“Everything is fake. Nothing is real,” says New York No Wave musician Von LMO at the start of director Lori Felker’s Future Language, which screens at Northwest Film Forum tonight and tomorrow night. This ethos sets the tone for the documentary, an un-slick cinematic fan letter by a woman who capped her 18-year obsession with her subject by completing this scrappy movie.

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With his black, sigil-covered shirt and an enigmatic amulet around his neck lending his quasi-crackpot philosophies a kitschy corona, Von LMO (a self-described “alien hybrid” now in his late 60s and in poor health after a lifetime of hard living, prison time, and being reincarnated) comes across like a wise-guy, Caucasian Sun Ra—but with drug and alcohol problems.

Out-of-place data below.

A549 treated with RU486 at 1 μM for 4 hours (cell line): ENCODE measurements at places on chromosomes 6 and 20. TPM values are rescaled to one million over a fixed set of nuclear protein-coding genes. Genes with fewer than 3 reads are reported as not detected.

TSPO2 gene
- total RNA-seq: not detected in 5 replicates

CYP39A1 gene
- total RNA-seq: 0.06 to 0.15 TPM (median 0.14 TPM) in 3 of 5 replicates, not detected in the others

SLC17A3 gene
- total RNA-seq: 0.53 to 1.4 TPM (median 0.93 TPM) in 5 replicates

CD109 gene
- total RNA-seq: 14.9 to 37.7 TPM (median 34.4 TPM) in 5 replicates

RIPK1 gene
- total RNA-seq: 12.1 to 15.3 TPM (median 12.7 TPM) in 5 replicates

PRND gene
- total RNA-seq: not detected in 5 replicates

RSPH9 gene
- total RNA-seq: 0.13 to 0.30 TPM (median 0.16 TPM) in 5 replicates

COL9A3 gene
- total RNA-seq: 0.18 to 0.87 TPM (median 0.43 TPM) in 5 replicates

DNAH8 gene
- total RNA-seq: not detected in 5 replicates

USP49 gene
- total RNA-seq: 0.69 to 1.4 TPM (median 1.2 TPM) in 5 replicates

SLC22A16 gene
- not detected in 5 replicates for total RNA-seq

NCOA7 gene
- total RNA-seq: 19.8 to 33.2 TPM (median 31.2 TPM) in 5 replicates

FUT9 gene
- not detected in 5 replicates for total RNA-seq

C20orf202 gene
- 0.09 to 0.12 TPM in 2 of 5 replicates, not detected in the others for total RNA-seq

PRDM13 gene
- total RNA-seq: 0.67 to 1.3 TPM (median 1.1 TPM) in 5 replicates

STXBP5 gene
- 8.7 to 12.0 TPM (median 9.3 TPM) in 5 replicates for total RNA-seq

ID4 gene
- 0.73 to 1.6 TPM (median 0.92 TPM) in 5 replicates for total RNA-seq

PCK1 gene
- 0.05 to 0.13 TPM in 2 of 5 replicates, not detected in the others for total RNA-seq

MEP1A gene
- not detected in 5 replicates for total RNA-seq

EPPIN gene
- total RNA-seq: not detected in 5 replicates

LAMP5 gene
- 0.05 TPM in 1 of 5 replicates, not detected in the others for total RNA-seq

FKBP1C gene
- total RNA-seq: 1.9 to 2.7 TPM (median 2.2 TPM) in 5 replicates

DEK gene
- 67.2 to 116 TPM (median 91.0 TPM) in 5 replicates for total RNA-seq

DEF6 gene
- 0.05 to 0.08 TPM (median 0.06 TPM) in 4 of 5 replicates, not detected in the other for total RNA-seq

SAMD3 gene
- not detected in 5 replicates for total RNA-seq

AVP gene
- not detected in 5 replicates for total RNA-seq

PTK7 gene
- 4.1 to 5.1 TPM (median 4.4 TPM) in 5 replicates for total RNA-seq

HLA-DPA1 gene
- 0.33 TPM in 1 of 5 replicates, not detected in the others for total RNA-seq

You may find Von LMO’s stories far-fetched and his theories dubious, but he’s never less than riveting, whether being questioned by Felker or belting out assaultive songs onstage with his bands, creating a whirlwind breed of spasmodic sci-fi rock somewhere between Chrome and an unfunky Contortions.

LMO purports to have been born on the planet Strazar in the “black light dimension.” He has come to Earth to serve as messenger for cosmic transmissions from space. Early on, LMO proclaims, “I am the pioneering architect of no wave, post-punk-rock music, alternative music, new-wave music. If it wasn’t for me, there’d be none of that. I’m living in 10 dimensions simultaneously and separately. I take the past, the present, and the future and combine them into one.” I’ll have whatever you’re smoking, man.

Future Language is a quirky portrait of a figure on the fringes of the periphery of music history, bolstered by idiosyncratic animation of LMO’s lysergic reminiscences by Mike Lopez. Certainly, Von LMO merits more attention—as well as reissues of the best recordings under his own alias and with the bands Red Transistor and Kongress. Future Language could be the creaky, freaky vehicle to lift Von LMO out of obscurity.